Governor says wait a year on teacher pay boostJanuary 15, 2020
By TOM DAVIES
The Associated Press
INDIANAPOLIS — Indiana’s governor on Tuesday outlined to state legislators how to free up tens of millions of dollars to boost teacher pay but said he didn't want them to act on it until next year.
Republican Gov. Eric Holcomb told lawmakers in his State of the State speech that he wanted to tap into the state’s $2.3 billion in cash reserves in the 2021 legislative session to make a $250 million early payment into a state teacher pension fund.
That proposal comes as Holcomb and Republican legislative leaders have resisted calls from teachers unions and Democrats for immediate action to improve the state’s lagging teacher pay — and despite several thousand teachers attending a boisterous Statehouse rally in November during which stagnant salaries were a top concern. The governor has repeatedly said he would wait for recommendations later this year for what he calls a “sustainable plan” from a teacher pay commission he appointed in February.
Holcomb pushed a similar early payment for another teacher pension fund last year which officials estimated saved school districts $65 million a year.
He told lawmakers Tuesday that the new payment will free up $50 million in annual state funding.
“Together, that’s $115 million more ... to increase teacher pay with more to come after the teacher compensation commission releases its recommendations,” Holcomb said in his speech.
Democrats have proposed changes to the same teacher pension fund that they estimate would lower state payments by $100 million a year by extending those payments into the fund by several years past the 2038 budget year as planned by Holcomb’s administration.
Republican lawmakers rejected proposals from Democrats for immediate action on teacher pay, including one that would have directed $291 million in unexpected state tax revenue toward one-time teacher pay bonuses. Republicans, instead, have fast-tracked a plan supported by Holcomb directing that money toward paying cash rather than borrowing money for several planned college campus construction projects.
The yearlong delay proposed by Holcomb frustrated Democrats.
Senate Democratic leader Tim Lanane, of Anderson, said Republicans are simply using “smoke and mirrors” as reasons for not acting on teacher pay before the legislative session wraps up in mid-March.
“Let’s get the money on the table. We can do it. This is all just delay for whatever reason, which I, frankly, don’t understand,” Lanane said. “The money is there to do something this year for teachers.”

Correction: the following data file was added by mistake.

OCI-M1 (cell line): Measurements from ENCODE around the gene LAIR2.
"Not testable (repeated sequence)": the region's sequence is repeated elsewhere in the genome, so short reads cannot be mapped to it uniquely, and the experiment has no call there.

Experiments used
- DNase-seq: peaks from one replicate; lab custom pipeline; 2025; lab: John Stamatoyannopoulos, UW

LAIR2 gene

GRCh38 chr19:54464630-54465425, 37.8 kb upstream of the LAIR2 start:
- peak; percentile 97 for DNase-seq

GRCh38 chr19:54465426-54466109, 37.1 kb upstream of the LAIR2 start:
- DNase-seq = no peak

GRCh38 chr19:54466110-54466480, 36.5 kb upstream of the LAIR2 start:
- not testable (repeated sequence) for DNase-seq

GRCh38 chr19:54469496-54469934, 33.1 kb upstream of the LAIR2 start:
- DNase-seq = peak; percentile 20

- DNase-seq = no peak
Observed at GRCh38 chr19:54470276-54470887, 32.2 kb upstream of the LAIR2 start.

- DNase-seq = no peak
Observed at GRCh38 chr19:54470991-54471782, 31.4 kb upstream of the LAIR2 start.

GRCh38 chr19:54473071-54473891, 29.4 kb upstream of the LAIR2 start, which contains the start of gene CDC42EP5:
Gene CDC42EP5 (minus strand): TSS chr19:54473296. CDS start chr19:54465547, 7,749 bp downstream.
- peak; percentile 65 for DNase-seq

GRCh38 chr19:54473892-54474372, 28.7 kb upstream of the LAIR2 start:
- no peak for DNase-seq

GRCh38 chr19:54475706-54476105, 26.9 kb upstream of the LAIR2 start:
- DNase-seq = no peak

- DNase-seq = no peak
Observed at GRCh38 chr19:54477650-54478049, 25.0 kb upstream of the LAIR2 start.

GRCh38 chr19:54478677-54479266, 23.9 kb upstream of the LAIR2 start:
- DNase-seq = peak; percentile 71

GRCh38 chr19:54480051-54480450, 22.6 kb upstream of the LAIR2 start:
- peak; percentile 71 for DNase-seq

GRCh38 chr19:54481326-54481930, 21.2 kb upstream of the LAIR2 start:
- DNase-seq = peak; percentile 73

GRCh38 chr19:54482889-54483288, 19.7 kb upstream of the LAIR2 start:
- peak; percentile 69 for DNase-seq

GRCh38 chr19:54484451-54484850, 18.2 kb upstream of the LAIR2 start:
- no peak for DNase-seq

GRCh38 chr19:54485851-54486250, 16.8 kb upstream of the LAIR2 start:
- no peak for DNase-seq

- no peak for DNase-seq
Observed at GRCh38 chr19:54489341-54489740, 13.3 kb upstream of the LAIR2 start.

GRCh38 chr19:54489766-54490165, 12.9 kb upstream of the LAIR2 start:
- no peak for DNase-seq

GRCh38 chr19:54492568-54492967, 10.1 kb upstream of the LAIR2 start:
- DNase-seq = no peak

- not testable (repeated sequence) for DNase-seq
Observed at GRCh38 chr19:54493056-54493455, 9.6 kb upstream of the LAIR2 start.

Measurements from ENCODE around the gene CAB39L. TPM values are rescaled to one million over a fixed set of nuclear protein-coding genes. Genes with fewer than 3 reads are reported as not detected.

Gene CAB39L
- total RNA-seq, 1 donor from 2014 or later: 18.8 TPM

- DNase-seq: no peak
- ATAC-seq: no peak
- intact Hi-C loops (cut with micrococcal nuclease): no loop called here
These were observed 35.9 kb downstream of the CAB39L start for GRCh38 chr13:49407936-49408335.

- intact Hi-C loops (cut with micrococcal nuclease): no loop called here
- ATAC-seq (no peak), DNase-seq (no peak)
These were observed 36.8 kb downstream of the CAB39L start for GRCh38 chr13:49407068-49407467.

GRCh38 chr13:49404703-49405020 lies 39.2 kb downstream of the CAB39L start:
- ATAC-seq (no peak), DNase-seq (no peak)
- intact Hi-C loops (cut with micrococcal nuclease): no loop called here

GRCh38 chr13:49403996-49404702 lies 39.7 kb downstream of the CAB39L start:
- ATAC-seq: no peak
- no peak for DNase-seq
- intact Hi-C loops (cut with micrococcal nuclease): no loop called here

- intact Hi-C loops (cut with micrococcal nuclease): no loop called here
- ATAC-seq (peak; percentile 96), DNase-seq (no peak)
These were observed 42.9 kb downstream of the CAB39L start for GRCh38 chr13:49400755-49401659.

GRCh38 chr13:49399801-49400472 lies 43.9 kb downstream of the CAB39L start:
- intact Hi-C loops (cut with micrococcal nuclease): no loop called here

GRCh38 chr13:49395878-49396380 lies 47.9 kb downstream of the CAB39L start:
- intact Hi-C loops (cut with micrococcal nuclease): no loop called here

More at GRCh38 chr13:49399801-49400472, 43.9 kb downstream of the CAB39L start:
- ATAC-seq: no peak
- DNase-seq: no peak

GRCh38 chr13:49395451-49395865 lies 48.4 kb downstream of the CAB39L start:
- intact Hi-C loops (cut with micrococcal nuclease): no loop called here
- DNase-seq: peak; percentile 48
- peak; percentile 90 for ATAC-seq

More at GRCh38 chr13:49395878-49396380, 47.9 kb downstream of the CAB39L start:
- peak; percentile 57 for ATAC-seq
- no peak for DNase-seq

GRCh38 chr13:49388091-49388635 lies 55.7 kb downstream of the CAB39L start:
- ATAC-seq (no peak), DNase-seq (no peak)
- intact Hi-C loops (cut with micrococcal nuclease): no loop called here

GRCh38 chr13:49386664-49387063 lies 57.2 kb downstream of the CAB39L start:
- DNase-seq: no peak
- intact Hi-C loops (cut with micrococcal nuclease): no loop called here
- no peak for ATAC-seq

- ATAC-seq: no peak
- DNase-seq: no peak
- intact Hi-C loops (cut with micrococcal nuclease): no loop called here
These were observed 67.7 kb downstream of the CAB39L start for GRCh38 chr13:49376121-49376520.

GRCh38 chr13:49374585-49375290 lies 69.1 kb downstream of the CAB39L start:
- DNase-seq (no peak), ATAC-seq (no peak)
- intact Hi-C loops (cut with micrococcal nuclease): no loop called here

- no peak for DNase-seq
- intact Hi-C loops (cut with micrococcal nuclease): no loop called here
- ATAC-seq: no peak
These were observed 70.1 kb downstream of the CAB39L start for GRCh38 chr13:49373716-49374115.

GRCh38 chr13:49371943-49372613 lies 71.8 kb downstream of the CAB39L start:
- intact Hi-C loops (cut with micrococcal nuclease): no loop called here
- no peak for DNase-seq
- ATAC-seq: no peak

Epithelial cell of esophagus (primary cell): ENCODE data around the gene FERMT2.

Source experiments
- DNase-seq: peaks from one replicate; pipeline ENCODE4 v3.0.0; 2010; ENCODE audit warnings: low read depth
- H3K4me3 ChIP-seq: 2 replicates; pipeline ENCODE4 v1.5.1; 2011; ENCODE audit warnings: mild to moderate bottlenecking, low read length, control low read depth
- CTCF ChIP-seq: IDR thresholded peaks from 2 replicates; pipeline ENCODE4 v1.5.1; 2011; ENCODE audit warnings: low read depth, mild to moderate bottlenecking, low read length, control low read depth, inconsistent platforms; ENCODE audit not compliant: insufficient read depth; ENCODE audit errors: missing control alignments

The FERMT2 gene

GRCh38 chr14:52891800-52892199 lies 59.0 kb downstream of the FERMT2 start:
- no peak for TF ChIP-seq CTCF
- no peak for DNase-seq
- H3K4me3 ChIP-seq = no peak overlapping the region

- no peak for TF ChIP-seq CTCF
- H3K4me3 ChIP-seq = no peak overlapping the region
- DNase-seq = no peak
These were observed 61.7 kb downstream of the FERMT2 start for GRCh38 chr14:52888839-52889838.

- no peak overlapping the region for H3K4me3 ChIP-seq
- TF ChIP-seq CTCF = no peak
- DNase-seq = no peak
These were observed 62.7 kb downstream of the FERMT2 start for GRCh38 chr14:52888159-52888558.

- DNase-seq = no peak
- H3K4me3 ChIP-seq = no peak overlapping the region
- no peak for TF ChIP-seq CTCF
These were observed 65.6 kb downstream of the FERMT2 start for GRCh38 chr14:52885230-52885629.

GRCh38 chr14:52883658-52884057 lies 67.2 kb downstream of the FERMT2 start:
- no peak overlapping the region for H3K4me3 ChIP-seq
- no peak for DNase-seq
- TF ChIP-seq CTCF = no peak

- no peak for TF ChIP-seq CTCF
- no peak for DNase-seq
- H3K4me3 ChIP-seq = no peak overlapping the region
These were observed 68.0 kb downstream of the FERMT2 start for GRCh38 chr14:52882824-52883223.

Holcomb also renewed his call for passage of a statewide ban on drivers using handheld cellphones, toughening a current prohibition on texting while driving that officials have said has proven to be unenforceable.
At least 20 other states have hands-free driving laws, but some legislators have raised doubts about taking that step.
Holcomb introduced an Indianapolis couple, Tina and Lorin Smith, who had stopped their motorcycle along a road when they were hit by a minivan whose driver was looking at a cellphone. Each lost a leg in the crash.
“Distracted driving increases the risk of a crash by more than 3½ times and is a leading killer of teenagers in America,” Holcomb said. “This is unacceptable and avoidable.”
The governor spent much of the speech highlighting the state’s economy, which has been one of his main talking points as he seeks re-election this year.
Holcomb used the speech to announce that Fiat-Chrysler planned to spend nearly $400 million on its facilities in Kokomo, where the company has nearly 8,000 workers at area factories. The company said the money would go toward expanding and equipping a factory for production of a new engine but didn’t specify whether it would add jobs.
Holcomb said he would join Toyota officials later this week for an announcement at its southwestern Indiana factory near Princeton.
“The economic numbers are compelling,” he said. “Since I first took this podium in 2017, our unemployment rate has dropped to 3.2% – a 19-year low – lower than the national average and lower than every state we touch.”
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